CyclingSmarter Road Bike Action COMMON MISTAKES THAT DRAIN GPS BATTERIES

COMMON MISTAKES THAT DRAIN GPS BATTERIES



Spread the love

I got a new cycling computer about a month ago, but the wireless speed and cadence sensor have already gone flat. My previous computer was old and used a wired sensor with magnets on the wheel and crankarm. Is this a normal lifespan for the new units that don’t use magnets, or is there something else I can try?

efootwear.com Hoka Trail runner

I have gotten a few e-mails about the GPS computer’s accuracy in heavy tree cover, and the answer is to add one of these Bluetooth or ANT+ wireless sensors. They use an internal gyro to automatically determine wheel size and are surprisingly accurate. Their real downside is that they turn on with movement. This might sound convenient, and it is in normal conditions, but they power on from any movement. Since they don’t use a magnet to determine a full rotation, any movement powers them on.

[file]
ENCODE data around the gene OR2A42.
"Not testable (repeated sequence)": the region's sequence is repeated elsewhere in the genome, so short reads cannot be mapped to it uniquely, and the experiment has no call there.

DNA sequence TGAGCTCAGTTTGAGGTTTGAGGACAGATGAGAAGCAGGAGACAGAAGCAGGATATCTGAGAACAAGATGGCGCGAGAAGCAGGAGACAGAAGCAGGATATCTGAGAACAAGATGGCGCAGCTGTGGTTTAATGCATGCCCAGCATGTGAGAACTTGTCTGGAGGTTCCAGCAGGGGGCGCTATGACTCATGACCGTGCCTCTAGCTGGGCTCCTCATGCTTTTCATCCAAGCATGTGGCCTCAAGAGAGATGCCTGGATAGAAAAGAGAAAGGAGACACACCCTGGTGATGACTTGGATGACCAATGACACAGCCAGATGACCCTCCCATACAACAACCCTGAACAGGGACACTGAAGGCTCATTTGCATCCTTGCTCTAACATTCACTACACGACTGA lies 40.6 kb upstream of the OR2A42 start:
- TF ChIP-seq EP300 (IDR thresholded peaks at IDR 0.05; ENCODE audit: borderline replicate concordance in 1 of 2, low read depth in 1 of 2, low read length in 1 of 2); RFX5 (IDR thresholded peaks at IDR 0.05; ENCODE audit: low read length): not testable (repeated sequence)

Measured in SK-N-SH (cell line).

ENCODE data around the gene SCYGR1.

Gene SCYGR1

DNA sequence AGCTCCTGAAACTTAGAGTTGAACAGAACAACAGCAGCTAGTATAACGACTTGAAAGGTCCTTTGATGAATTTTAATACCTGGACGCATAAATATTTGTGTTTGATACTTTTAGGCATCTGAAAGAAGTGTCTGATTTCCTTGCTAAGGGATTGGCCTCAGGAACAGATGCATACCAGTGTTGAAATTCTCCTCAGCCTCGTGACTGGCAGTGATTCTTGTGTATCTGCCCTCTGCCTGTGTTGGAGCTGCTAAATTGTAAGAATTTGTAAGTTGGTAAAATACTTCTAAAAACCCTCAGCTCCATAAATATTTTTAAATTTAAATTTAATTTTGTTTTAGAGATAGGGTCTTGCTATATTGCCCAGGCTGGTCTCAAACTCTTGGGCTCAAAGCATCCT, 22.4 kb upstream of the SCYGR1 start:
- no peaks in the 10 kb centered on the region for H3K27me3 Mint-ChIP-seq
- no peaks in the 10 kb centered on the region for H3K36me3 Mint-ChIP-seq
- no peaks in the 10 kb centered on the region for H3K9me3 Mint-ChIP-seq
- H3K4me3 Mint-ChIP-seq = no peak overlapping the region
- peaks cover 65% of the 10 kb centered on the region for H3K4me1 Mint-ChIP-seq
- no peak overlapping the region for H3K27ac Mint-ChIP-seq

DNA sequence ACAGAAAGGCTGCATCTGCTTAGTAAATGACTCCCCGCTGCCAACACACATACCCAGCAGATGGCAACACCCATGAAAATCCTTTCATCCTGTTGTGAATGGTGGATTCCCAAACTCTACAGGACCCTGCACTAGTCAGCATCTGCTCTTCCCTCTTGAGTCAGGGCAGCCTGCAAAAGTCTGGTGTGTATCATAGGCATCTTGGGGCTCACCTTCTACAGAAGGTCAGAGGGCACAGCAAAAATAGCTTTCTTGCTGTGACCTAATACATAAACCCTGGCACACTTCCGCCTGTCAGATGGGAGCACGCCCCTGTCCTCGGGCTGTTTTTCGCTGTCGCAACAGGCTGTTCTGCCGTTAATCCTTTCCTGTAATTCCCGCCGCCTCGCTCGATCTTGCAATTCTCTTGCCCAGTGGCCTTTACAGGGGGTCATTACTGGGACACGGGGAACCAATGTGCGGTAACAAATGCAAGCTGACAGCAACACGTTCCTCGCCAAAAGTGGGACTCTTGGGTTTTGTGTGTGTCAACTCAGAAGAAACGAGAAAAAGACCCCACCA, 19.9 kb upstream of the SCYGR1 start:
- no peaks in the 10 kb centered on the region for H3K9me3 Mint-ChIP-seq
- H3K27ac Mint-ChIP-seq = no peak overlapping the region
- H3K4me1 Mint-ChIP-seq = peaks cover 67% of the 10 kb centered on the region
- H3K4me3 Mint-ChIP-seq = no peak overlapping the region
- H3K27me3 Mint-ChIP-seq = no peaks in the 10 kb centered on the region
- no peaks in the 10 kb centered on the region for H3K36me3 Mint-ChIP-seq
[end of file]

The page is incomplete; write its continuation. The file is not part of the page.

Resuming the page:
If you transport your bike in a vehicle this can cause the unit to power on and stay on for the entire drive. If you do this often enough, then it will cause a noticeable amount of power drain. This affects cadence and speed sensors, as well as some power meters. I have even heard of SRAM’s eTap being affected, but from our experience, this has not been an issue.

I would recommend trying some new name-brand batteries as many times, because the supplied batteries are cheap. If the problem persists, reach out to the manufacturer and see what they say, but we get about 300–500 hours from our units. Also, remember that most computers will pair with any speed or cadence sensor. It doesn’t need to be brand-matching, and a different brand might offer a sensor that will fit your needs better than the one your computer’s brand offers.

The post COMMON MISTAKES THAT DRAIN GPS BATTERIES appeared first on Road Bike Action.